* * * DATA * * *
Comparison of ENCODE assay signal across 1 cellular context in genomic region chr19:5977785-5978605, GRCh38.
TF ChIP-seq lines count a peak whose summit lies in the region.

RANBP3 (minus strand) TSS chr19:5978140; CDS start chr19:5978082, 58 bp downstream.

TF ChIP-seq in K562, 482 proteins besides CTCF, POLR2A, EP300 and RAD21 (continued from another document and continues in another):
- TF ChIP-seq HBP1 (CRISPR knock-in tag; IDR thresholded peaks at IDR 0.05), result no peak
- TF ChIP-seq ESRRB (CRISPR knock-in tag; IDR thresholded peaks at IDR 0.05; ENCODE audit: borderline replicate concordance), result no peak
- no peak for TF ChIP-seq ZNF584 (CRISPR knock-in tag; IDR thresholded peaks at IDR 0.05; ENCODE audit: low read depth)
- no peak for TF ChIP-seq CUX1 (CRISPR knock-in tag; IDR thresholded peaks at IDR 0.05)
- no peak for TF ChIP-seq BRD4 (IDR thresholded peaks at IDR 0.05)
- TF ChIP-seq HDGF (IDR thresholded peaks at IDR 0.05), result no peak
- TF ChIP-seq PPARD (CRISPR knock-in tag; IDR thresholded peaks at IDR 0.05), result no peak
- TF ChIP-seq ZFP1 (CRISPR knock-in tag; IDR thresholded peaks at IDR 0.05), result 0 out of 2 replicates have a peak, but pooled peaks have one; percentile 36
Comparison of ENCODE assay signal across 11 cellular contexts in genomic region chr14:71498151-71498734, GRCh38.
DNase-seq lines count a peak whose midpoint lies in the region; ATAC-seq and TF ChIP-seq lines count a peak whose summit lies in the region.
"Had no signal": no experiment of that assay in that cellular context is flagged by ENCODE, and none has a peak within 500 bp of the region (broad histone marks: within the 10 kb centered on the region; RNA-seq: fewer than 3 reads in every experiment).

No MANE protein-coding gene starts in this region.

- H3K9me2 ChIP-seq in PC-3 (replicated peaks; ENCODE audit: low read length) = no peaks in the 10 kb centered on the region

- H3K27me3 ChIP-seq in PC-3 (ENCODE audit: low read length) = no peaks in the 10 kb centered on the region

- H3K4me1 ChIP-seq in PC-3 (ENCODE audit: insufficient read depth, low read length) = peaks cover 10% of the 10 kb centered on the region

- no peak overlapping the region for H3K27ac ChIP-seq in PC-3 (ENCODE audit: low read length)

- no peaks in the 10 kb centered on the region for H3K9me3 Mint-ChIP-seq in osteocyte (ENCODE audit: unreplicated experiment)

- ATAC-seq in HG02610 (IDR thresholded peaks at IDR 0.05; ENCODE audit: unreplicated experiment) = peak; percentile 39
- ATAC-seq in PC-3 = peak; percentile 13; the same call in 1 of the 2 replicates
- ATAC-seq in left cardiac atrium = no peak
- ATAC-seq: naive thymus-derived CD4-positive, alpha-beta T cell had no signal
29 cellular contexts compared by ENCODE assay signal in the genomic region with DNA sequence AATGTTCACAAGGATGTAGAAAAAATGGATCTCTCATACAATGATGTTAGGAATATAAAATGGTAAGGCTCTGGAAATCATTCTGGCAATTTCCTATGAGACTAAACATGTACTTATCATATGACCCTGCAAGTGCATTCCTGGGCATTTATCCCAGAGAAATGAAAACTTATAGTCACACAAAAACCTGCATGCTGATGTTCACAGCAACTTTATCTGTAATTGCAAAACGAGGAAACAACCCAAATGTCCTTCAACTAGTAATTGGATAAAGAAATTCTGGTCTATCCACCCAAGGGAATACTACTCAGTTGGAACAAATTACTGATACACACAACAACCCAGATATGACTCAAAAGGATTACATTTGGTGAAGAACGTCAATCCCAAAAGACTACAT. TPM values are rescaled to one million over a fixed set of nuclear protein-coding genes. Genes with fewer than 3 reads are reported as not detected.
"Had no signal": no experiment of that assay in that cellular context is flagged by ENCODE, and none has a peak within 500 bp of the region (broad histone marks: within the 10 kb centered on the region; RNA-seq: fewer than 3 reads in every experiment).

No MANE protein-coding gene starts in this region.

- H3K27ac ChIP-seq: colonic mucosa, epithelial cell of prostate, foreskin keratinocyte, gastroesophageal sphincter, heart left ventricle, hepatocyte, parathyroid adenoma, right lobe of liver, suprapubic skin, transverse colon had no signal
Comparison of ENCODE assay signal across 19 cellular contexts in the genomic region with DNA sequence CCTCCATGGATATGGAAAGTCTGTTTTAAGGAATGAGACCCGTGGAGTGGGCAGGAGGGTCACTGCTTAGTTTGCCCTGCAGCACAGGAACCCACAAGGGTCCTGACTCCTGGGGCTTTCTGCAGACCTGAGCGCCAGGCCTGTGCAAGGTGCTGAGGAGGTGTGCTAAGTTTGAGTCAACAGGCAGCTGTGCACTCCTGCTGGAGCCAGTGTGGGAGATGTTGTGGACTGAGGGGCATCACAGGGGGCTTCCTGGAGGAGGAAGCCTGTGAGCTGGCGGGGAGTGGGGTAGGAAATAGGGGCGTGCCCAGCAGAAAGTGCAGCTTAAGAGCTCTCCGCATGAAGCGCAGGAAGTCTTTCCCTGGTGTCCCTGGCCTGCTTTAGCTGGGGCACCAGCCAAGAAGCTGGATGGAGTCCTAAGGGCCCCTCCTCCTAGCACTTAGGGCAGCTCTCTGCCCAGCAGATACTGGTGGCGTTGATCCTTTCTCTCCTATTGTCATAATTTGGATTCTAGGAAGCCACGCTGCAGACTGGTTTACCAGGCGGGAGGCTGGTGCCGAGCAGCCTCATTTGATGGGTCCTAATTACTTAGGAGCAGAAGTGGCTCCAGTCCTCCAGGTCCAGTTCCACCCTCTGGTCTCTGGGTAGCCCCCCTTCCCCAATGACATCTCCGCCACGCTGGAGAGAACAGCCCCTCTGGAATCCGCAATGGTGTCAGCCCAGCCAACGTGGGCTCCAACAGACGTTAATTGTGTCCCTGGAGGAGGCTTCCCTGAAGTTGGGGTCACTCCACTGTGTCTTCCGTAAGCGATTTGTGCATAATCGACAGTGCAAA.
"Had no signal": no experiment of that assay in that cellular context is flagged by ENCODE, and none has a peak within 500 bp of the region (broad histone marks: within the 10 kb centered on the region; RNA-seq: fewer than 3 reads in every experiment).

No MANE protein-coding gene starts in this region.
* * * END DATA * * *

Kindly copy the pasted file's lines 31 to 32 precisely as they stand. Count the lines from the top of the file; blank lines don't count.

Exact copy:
"Had no signal": no experiment of that assay in that cellular context is flagged by ENCODE, and none has a peak within 500 bp of the region (broad histone marks: within the 10 kb centered on the region; RNA-seq: fewer than 3 reads in every experiment).

No MANE protein-coding gene starts in this region.